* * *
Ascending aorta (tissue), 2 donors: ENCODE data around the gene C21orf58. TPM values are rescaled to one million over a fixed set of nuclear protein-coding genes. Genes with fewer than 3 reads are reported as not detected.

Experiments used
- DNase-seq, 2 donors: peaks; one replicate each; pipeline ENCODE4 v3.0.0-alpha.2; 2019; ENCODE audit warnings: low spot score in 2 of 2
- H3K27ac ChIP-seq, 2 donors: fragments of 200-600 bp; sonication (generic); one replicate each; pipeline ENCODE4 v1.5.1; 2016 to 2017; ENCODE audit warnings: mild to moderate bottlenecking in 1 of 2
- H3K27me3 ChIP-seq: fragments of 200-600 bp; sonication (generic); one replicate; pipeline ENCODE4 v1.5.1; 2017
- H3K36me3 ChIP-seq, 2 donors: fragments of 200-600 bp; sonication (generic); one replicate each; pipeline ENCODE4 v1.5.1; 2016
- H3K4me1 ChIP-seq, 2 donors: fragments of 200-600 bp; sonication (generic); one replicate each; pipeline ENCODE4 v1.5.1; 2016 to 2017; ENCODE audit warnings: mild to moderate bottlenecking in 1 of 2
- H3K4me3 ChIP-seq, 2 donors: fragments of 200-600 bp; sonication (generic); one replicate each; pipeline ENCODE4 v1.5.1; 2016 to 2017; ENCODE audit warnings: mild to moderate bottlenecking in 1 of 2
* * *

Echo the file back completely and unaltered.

Ascending aorta (tissue), 2 donors: ENCODE data around the gene C21orf58. TPM values are rescaled to one million over a fixed set of nuclear protein-coding genes. Genes with fewer than 3 reads are reported as not detected.

Experiments used
- DNase-seq, 2 donors: peaks; one replicate each; pipeline ENCODE4 v3.0.0-alpha.2; 2019; ENCODE audit warnings: low spot score in 2 of 2
- H3K27ac ChIP-seq, 2 donors: fragments of 200-600 bp; sonication (generic); one replicate each; pipeline ENCODE4 v1.5.1; 2016 to 2017; ENCODE audit warnings: mild to moderate bottlenecking in 1 of 2
- H3K27me3 ChIP-seq: fragments of 200-600 bp; sonication (generic); one replicate; pipeline ENCODE4 v1.5.1; 2017
- H3K36me3 ChIP-seq, 2 donors: fragments of 200-600 bp; sonication (generic); one replicate each; pipeline ENCODE4 v1.5.1; 2016
- H3K4me1 ChIP-seq, 2 donors: fragments of 200-600 bp; sonication (generic); one replicate each; pipeline ENCODE4 v1.5.1; 2016 to 2017; ENCODE audit warnings: mild to moderate bottlenecking in 1 of 2
- H3K4me3 ChIP-seq, 2 donors: fragments of 200-600 bp; sonication (generic); one replicate each; pipeline ENCODE4 v1.5.1; 2016 to 2017; ENCODE audit warnings: mild to moderate bottlenecking in 1 of 2